BTW,like watching the videos Bill,maybe you can ask Mr.Novak on the next video why he thinks the storm will track further north then what the NWS is thinking,thus giving us an more impactful snow event.

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  18. I haven't checked today, but WCCO (Lauren Casey) last night noted the GFS and showed a snowfall graphic that had the Cities (and west) in the 6-10" snow bucket!! And she said "This is just one model though." I'm sure it was shown because it was the most crazy, but still...fuel for discussion!

    I sure hope PWL was watching that forecast on the toilet. Would just make life easier for him!

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    1. Yea, a little disappointing when they show the one model that shows the most snow. If you were watching with the sound down (a distinct likelihood with her most irritating voice), you could walk away thinking the big dump is the only one in the cards.

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  19. You can certainly tell most everyone is tip-toeing around this snow event coming,everywhere I look most everyone agrees it will snow......but at what rate/intensity?how much?how long?,if we were still in winter you would have heard of snow amounts being thrown around already and even some kind of headline from the NWS being less then 36 hours from the expected transition to snow,but till now most everyone is close to the hip with this one and totally understandable since its the second week of April and April snows have a high bust potential. I know April snows don't stick around more then a day or two,but if its going to snow then let's go big.....go big or go home!!......what is the record snowfall for an April snowstorm at MSP?......Its been awhile since I can remember a major snowfall in April,I believe the last one I can remember was April 2002 when we got quick burst of heavy wet snow,lasted maybe 3-4 hours and many areas received 6 inches,this after the high temp 6 days earlier hit 91!,April can be a freaky,wild month!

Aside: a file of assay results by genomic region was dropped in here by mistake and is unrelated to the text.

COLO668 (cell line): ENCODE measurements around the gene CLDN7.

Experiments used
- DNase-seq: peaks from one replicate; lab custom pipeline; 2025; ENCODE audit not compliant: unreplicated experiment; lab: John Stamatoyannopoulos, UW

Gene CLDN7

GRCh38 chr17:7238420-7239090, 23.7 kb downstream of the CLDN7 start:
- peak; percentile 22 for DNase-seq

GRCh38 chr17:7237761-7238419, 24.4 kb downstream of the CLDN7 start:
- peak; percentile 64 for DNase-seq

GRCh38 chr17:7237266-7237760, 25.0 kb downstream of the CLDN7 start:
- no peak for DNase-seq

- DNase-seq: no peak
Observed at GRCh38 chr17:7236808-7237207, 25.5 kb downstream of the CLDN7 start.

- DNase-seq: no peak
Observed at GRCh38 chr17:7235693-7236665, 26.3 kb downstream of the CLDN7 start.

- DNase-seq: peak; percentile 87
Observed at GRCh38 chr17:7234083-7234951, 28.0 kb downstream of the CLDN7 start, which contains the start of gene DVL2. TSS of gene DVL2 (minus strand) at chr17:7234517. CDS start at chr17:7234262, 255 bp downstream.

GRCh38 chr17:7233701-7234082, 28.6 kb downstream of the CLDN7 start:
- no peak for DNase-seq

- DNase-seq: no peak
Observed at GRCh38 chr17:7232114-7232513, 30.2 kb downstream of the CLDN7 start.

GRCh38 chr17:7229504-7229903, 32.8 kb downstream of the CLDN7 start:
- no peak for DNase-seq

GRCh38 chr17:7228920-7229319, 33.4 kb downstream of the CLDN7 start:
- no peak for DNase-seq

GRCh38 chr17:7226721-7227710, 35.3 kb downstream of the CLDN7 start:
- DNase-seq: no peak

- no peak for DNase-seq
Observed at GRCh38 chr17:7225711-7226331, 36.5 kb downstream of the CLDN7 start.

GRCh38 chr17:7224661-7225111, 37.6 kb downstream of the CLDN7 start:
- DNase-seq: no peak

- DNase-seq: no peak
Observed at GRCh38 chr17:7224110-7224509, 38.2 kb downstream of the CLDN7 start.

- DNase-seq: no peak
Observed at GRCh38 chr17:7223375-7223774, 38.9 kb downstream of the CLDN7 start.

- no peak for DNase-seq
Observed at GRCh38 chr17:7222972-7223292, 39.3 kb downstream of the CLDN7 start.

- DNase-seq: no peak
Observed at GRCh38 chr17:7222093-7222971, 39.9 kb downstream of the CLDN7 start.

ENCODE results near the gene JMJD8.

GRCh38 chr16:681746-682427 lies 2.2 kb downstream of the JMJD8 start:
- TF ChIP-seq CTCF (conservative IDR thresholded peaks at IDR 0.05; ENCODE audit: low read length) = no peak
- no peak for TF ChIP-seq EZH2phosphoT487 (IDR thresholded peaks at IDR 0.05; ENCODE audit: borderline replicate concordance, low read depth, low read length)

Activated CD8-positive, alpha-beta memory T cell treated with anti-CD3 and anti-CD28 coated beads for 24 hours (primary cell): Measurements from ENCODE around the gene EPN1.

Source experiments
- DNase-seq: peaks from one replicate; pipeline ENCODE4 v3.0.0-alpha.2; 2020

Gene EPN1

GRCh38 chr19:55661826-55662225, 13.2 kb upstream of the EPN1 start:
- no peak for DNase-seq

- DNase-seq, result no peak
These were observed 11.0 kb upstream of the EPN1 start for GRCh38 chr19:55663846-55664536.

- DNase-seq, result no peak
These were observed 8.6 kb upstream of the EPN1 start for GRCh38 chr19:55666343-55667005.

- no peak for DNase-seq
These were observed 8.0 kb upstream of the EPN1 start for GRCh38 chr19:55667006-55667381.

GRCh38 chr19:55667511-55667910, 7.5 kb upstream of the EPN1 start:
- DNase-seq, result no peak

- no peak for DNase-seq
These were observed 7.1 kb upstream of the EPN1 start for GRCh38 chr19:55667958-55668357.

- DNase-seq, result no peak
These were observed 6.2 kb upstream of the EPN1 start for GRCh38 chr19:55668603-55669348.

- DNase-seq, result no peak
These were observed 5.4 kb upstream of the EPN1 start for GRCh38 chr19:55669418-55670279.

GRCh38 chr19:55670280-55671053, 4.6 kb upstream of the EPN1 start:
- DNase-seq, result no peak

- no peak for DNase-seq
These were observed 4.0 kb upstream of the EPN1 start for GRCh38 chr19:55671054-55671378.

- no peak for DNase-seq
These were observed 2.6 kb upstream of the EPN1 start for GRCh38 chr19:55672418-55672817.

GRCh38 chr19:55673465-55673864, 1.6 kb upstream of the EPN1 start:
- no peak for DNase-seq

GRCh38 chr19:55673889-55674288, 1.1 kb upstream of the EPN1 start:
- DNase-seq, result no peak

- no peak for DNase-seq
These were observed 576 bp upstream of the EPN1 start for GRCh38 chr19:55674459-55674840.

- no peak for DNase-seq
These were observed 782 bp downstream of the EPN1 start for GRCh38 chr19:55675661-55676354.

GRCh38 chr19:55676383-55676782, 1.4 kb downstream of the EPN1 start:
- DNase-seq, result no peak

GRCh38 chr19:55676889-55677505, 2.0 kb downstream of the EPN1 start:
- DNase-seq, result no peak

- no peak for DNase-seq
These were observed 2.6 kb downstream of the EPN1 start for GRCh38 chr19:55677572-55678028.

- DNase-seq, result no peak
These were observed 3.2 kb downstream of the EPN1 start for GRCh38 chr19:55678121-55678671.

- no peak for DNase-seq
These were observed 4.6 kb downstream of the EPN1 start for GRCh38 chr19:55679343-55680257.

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  20. Marc,
    That is a fair question that certainly is worth addressing.